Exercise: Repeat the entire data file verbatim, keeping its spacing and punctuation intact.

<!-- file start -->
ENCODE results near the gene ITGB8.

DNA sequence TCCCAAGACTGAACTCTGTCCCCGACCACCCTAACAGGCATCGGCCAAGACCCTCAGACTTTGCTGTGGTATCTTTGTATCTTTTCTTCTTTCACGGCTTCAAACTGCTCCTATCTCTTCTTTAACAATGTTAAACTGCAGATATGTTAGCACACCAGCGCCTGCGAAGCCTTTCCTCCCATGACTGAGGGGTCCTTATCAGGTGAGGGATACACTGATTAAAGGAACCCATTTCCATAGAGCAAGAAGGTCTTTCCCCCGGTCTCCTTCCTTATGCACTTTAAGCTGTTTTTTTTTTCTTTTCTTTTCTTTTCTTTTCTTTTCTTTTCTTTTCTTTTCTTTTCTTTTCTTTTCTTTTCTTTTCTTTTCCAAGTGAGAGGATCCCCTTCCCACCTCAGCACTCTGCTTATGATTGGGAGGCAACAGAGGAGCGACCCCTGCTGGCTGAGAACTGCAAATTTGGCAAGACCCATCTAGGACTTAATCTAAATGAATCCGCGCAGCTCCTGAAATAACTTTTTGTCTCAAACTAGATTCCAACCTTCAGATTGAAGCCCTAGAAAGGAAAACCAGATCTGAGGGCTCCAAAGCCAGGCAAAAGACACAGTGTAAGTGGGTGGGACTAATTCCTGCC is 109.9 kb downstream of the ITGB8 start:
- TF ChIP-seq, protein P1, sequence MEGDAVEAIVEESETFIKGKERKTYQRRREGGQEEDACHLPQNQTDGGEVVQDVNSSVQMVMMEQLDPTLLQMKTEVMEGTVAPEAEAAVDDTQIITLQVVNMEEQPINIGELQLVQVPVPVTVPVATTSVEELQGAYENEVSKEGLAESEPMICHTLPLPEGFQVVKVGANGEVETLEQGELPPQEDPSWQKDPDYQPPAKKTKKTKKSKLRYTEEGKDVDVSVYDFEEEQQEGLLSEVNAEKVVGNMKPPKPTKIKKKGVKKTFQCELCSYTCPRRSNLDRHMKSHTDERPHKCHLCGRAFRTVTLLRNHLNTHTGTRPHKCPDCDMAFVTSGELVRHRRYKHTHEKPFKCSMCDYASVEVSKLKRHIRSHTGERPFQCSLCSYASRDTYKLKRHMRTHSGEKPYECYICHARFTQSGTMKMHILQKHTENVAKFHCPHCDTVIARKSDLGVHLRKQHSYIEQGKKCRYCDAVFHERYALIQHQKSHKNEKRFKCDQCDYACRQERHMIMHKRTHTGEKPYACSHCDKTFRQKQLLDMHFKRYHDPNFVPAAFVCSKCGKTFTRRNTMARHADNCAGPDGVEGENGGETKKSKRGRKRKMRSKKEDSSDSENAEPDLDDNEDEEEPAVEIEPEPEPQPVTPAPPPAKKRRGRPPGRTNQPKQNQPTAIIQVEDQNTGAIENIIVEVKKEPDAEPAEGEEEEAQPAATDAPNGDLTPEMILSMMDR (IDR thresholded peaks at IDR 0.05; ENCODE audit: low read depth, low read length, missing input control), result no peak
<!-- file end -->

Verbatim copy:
ENCODE results near the gene ITGB8.

DNA sequence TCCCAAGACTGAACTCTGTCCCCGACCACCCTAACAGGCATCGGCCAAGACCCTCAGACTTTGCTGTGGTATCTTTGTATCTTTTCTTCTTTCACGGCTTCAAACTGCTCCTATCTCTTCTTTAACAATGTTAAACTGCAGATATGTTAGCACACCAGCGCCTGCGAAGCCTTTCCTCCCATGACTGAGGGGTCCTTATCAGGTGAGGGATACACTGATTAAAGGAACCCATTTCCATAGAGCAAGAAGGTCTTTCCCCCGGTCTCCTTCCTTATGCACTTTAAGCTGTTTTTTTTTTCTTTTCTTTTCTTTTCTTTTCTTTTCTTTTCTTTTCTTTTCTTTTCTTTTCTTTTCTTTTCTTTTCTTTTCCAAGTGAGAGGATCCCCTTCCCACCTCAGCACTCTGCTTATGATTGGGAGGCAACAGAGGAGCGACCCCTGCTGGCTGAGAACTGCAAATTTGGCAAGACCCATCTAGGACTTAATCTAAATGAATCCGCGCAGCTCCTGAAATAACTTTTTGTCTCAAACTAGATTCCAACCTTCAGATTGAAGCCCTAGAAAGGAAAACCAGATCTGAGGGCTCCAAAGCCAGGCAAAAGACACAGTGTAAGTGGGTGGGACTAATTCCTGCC is 109.9 kb downstream of the ITGB8 start:
- TF ChIP-seq, protein P1, sequence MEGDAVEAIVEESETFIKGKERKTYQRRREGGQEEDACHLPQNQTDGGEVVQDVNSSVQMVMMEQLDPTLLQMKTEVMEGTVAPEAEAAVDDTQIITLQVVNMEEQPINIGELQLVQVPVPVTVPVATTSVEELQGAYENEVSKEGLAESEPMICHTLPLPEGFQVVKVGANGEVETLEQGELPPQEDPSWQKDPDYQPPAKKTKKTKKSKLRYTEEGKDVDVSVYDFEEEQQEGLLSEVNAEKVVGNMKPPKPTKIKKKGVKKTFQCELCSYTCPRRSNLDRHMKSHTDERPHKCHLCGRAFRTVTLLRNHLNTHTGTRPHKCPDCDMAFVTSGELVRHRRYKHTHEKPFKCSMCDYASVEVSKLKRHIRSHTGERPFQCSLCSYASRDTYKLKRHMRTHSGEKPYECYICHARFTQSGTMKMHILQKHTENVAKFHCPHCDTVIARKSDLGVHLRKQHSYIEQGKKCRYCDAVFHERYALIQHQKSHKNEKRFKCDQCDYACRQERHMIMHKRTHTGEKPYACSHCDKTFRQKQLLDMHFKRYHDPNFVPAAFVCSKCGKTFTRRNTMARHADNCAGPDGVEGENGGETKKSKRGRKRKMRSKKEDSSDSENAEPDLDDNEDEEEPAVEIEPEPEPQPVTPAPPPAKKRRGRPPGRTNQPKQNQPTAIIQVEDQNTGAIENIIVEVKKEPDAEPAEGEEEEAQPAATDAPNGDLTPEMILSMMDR (IDR thresholded peaks at IDR 0.05; ENCODE audit: low read depth, low read length, missing input control), result no peak